Citing his unhappiness and what he perceived as a lack of respect from his employers, Rampage decided, win or lose, it was time to go.
His tune didn’t change much after losing to Teixeira either.
In fact, he sounded resigned to becoming a gun for higher to the top bidder.
“I been fighting for 13 years and the game has changed a lot. Maybe I’ll just be one of those fighters that come and incite the crowd and be like Gary Goodridge, one of the guys that just come on and put on a great show,” he said in his post-fight interview on Fuel TV.
“I’ll be one of those middle range fighters. If I’m a free agent, if a show wants to pick me up, want to put on exciting fights for their fans, I’m their guy.”
Rampage would, however, have to spend some time on the sidelines if he is headed to another promotion.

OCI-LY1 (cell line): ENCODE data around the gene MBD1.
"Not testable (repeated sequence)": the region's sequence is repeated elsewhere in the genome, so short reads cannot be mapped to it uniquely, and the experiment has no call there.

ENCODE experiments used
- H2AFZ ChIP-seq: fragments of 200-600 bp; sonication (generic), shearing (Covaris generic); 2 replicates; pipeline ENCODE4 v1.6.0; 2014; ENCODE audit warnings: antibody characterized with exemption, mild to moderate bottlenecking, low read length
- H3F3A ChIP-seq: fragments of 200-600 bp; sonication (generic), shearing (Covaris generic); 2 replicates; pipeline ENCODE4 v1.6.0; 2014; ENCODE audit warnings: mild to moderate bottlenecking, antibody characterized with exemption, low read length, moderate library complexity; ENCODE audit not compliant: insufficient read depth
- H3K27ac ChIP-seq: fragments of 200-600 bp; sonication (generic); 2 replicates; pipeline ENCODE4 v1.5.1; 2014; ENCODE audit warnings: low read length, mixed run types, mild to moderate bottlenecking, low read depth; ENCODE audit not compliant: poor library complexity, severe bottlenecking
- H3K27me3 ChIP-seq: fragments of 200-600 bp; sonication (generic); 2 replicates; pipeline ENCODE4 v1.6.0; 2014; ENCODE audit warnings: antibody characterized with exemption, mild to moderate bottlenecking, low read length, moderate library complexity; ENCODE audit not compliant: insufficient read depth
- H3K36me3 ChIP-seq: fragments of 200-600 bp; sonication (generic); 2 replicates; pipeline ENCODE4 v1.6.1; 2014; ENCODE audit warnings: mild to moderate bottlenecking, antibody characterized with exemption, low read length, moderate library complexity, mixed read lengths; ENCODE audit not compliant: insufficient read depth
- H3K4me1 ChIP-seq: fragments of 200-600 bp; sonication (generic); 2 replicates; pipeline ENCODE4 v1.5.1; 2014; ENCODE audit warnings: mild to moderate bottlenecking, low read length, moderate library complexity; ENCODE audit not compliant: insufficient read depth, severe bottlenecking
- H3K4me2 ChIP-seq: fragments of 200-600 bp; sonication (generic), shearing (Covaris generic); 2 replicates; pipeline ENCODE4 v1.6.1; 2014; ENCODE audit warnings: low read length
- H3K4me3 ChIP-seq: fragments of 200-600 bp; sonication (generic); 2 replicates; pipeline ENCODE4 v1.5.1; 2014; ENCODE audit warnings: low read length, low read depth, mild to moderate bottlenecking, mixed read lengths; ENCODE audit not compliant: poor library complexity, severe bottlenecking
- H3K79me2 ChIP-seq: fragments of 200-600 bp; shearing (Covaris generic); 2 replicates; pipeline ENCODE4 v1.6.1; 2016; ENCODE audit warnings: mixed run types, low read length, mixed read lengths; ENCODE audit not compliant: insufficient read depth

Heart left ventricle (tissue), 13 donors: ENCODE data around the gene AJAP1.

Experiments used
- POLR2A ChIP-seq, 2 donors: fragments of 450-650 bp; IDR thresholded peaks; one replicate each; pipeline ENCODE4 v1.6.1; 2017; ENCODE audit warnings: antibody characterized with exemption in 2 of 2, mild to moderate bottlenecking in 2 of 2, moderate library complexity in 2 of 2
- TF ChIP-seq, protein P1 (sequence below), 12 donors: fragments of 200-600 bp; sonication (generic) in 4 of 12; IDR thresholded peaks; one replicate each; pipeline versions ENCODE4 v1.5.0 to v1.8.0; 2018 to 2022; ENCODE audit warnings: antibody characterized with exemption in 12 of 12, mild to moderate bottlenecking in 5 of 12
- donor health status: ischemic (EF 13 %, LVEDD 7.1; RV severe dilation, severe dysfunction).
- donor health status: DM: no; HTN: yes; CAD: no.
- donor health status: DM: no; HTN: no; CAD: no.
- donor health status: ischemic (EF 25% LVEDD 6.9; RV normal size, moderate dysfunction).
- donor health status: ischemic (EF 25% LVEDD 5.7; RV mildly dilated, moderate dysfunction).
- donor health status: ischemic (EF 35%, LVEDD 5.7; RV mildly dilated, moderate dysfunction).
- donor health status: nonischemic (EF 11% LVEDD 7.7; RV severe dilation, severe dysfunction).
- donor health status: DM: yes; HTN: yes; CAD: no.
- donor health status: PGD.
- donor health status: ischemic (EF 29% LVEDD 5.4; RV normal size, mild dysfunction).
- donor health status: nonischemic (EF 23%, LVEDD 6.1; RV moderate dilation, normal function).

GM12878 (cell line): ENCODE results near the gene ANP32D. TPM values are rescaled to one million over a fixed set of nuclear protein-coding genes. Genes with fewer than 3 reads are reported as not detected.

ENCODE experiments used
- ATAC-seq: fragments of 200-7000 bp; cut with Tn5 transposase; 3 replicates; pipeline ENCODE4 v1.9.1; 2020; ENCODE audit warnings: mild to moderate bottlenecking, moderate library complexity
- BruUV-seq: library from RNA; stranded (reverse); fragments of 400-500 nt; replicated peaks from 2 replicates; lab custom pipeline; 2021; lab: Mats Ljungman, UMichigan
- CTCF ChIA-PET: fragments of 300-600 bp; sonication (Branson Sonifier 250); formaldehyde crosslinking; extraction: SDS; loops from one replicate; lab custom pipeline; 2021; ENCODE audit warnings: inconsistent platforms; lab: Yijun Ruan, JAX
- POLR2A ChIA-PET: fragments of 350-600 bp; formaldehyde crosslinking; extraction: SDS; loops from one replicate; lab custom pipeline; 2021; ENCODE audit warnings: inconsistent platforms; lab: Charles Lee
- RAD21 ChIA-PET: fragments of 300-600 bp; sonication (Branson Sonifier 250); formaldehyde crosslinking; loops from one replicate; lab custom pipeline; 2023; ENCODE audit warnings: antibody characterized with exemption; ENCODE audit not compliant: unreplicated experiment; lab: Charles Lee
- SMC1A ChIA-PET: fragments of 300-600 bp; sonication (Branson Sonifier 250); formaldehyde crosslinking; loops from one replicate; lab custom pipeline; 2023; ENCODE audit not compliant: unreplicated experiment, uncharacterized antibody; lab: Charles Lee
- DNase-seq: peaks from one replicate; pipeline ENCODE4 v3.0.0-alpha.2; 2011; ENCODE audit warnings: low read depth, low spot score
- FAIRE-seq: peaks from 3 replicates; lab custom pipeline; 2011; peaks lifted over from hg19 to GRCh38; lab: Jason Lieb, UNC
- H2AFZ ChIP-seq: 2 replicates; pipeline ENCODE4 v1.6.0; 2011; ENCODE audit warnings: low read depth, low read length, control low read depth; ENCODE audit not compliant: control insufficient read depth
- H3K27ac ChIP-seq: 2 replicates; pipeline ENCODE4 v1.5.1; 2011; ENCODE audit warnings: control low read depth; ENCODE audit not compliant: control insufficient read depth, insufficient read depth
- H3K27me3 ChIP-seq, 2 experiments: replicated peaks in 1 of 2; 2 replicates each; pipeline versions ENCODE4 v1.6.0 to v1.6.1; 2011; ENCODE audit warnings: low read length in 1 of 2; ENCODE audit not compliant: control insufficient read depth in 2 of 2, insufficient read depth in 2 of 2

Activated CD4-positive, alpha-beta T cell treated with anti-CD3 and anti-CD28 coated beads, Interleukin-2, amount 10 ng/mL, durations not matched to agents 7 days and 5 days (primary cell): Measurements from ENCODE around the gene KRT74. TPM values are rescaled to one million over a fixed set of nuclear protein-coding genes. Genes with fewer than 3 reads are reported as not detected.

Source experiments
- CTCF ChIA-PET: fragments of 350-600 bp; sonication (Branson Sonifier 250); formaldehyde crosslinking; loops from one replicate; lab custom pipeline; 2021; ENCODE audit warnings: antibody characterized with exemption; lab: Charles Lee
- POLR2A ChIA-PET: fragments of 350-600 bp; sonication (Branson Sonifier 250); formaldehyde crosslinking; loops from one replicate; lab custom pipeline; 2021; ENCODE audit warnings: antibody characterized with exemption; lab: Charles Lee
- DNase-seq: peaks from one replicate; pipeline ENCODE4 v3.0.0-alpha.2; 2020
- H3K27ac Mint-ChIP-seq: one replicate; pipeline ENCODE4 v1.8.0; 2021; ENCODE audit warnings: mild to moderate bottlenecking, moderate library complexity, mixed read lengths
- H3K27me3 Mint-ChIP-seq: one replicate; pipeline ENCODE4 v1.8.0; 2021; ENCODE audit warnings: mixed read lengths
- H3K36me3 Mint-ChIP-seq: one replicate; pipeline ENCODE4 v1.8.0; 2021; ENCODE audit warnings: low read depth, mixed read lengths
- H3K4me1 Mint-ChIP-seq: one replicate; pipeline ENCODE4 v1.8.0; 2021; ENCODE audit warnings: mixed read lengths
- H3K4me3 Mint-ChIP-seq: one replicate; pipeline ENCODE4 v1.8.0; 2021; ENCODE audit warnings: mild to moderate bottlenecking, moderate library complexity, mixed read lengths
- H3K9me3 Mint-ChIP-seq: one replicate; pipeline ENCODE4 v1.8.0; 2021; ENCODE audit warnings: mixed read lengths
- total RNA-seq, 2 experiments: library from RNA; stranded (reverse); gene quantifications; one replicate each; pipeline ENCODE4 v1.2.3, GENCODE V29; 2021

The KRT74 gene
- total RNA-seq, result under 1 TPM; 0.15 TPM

Although the Teixeira bout was the final one of his contract, the UFC still has time to match other offers if he signs elsewhere in the near term.
“I treated Rampage the exact same that I always have,” said UFC president Dana White on Tuesday’s episode of UFC Tonight. “And yes, we do have the right to match. I think we have a three-month right to match.”
Despite Rampage’s desire to fight elsewhere, White doesn’t sound fazed by the former light heavyweight champion’s puzzling attitude about fighting for the UFC.
He holds no grudge.
He even sounded like he hasn’t given up the idea that Rampage may change his mind and return to the fold.
“I talked to his manager yesterday,” White continued. “I don’t hate Rampage. I’m not out to hurt Rampage. We’ll see how this thing plays out.”
Rampage, however, sounded resolute in his decision to leave the Octagon behind. He sounded like this would play out with him finding out if the grass is any greener on the other side.